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No need for China to worry about Triffin dilemma

Global Times 2015-09-21

With yuan internationalization moving forward, some scholars believe that China will at some point suffer from the same "Triffin dilemma" that the US has faced.

The Triffin dilemma - first identified by Robert Triffin, a professor of economics at Yale University - relates to difficulties in maintaining the US dollar as a global reserve currency. For the dollar to maintain its global currency status, the US must run a current account deficit in its balance of payments so that foreign nations can hold enough US dollars as foreign exchange reserves; but continuing outflows of US dollars means an increasing deficit, which then affects the confidence of the dollar holders, and undermines the dollar's international status.

Before we decide on whether yuan internationalization will also lead to a Triffin dilemma for China, we should first determine whether the yuan has been internationalized. A simple but important sign is whether the yuan is included in the IMF's Special Drawing Rights (SDR) currency basket. But another factor to bear in mind is that even if the yuan is internationalized, there should not be excessive concern about the Triffin dilemma.

First, the dilemma is mainly based on a situation facing the dominant international currency, rather than for other international currencies. For instance, of the four reserve currencies that are currently in the SDR basket, the US dollar is the dominant currency, while the euro, pound sterling and Japanese yen are merely prominent international currencies. The theoretical basis of the Triffin dilemma so far holds true only for the US dollar, and not for other currencies.

Currently, the weightings assigned to the currencies in the SDR basket are 41.9 percent for the US dollar, 37.4 percent for the euro, 11.3 percent for the pound sterling and 9.4 percent for the yen. So after the yuan is internationalized, will its status be equivalent to the dollar, euro or other international currencies? It is likely that the yuan will surpass the status of the yen and pound sterling, and could reach a status similar to that of the euro between 2030 and 2040. With regard to the yuan reaching the dollar's status, it could take half a century or longer, based on whether China's economy grows larger than that of the US.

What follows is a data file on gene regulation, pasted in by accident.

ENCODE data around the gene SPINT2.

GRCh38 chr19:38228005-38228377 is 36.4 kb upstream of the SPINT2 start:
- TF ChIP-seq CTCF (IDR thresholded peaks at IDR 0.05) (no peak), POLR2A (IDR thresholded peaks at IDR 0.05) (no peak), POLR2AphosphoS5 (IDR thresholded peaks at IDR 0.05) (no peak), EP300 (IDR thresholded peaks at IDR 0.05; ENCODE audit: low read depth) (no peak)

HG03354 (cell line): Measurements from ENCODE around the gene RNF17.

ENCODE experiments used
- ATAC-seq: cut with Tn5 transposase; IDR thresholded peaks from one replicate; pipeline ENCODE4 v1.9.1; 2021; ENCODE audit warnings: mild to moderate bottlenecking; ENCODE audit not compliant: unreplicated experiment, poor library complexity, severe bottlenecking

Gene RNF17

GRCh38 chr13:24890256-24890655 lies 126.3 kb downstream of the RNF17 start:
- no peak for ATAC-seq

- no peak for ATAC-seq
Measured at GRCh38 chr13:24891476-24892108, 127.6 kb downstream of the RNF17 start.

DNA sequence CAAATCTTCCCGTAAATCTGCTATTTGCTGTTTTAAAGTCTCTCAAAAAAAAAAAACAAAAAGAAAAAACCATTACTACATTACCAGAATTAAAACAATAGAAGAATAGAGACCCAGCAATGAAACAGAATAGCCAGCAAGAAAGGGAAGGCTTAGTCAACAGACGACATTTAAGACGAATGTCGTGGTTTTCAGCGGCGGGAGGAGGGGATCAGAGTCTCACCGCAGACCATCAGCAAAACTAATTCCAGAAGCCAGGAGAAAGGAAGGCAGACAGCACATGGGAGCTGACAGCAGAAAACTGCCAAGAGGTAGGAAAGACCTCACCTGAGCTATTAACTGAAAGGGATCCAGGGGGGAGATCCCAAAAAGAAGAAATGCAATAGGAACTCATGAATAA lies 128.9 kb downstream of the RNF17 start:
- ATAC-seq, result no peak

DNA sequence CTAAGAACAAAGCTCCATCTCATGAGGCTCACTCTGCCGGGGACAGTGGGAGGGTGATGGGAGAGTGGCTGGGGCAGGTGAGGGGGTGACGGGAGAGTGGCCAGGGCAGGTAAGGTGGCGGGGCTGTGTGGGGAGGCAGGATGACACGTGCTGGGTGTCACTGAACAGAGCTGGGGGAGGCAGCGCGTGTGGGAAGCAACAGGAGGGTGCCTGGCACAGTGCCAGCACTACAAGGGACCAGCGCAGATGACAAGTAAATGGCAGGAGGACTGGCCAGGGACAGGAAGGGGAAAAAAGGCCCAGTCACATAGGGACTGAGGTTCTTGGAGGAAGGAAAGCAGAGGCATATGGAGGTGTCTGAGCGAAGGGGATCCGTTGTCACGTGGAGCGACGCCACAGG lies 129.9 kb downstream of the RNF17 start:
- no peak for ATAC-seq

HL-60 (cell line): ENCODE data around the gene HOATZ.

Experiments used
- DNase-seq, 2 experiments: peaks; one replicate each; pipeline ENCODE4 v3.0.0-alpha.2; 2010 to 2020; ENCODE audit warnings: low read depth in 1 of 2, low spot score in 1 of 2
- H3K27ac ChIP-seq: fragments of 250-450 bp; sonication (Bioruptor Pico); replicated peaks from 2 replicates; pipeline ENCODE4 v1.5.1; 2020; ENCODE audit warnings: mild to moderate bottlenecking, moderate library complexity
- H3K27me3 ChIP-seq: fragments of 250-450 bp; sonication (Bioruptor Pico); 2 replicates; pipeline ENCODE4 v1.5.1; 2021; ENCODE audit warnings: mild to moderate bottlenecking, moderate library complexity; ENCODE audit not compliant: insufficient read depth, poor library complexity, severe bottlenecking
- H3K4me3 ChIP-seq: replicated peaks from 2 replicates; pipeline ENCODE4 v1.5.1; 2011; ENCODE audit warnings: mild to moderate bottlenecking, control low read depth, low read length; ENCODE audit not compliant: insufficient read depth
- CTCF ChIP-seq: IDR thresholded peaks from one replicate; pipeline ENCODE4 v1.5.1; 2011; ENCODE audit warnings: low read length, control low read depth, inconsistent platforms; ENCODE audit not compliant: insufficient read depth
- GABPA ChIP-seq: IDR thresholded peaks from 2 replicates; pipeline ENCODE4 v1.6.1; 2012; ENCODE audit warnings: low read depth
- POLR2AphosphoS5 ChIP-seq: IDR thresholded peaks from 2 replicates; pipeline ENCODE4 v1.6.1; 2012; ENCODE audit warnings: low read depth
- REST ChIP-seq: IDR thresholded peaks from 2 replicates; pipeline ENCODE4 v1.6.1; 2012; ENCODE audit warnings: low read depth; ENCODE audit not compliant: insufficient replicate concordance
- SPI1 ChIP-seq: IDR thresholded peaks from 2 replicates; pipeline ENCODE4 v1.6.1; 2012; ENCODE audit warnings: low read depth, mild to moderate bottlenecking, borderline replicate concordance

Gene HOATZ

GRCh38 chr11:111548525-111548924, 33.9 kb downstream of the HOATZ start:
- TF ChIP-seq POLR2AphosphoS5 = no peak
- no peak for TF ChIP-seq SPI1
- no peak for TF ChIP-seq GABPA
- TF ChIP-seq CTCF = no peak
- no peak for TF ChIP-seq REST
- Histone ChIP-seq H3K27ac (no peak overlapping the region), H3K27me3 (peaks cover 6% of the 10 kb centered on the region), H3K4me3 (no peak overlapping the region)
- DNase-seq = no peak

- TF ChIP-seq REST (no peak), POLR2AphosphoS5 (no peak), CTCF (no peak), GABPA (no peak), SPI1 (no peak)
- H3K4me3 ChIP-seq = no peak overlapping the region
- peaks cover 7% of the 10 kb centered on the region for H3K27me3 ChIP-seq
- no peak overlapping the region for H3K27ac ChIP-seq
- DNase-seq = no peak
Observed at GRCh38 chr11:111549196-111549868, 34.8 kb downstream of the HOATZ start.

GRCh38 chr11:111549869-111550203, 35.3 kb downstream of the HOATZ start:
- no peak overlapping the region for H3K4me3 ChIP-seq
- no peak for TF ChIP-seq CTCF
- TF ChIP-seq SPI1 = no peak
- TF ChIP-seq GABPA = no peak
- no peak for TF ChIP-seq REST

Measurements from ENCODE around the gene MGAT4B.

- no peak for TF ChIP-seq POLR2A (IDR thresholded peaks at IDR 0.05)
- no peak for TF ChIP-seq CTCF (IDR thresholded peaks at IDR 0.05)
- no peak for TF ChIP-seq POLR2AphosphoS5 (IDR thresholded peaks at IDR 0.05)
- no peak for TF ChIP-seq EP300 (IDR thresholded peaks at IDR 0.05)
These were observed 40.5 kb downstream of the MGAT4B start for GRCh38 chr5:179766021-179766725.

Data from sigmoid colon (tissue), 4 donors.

Second, even if the yuan eventually becomes the dominant international currency, it does not necessarily mean that China will face a Triffin dilemma. Since the dilemma emerged in the 1960s, the international monetary system has undergone major changes, but the US dollar remains the world's dominant currency, and is of primary importance in the global settlement system, investment system and reserve system.

The reason for that is that the Triffin dilemma is not the only significant factor affecting the dollar's status. There are other factors of similar or even greater importance that Professor Triffin ignored.

One of these is the absence of an alternative currency. The whole world is aware of the problem that the US dollar faces, but when there is no better currency, the US dollar is the only option. The euro was once seen as a currency that could challenge the dollar, but this has not yet happened.

Another factor is a country's support strategies to maintain its currency's dominance. To protect the dollar's preeminence, the US government has adopted economic, political and security policies to clip the wings of competing currencies.

The lack of an alternative currency and US support strategies for the dollar have suppressed the Triffin dilemma and allowed the dollar to remain dominant internationally. Based on the dollar's experience, if the yuan were to replace it internationally, its position could be as solid as the dollar's is now.

The Triffin dilemma is like a "rich man's disease" for the dominant currency in the international monetary system. As the yuan is still in the process of internationalization, there is no need yet to be concerned about the dilemma. Even if the yuan does become fully internationalized, China can take various measures to ensure its stable service in the international monetary system. It would not be wise to give so much weight to the Triffin dilemma that it could be allowed to obstruct the process of the yuan's internationalization.